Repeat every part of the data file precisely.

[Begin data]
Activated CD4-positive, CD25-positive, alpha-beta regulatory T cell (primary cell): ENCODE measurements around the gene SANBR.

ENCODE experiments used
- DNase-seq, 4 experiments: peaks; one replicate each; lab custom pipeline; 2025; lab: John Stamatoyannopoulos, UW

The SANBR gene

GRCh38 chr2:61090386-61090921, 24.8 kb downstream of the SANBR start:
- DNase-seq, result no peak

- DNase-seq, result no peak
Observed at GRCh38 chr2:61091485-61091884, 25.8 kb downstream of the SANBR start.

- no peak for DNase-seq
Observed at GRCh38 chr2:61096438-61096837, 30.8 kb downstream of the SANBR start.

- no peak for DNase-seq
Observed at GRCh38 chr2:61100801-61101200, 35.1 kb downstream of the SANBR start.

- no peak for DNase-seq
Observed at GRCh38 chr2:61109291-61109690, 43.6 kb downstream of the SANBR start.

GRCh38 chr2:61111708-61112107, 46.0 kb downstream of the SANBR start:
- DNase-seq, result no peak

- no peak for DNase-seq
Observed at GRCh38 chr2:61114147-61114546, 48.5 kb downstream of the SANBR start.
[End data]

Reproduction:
Activated CD4-positive, CD25-positive, alpha-beta regulatory T cell (primary cell): ENCODE measurements around the gene SANBR.

ENCODE experiments used
- DNase-seq, 4 experiments: peaks; one replicate each; lab custom pipeline; 2025; lab: John Stamatoyannopoulos, UW

The SANBR gene

GRCh38 chr2:61090386-61090921, 24.8 kb downstream of the SANBR start:
- DNase-seq, result no peak

- DNase-seq, result no peak
Observed at GRCh38 chr2:61091485-61091884, 25.8 kb downstream of the SANBR start.

- no peak for DNase-seq
Observed at GRCh38 chr2:61096438-61096837, 30.8 kb downstream of the SANBR start.

- no peak for DNase-seq
Observed at GRCh38 chr2:61100801-61101200, 35.1 kb downstream of the SANBR start.

- no peak for DNase-seq
Observed at GRCh38 chr2:61109291-61109690, 43.6 kb downstream of the SANBR start.

GRCh38 chr2:61111708-61112107, 46.0 kb downstream of the SANBR start:
- DNase-seq, result no peak

- no peak for DNase-seq
Observed at GRCh38 chr2:61114147-61114546, 48.5 kb downstream of the SANBR start.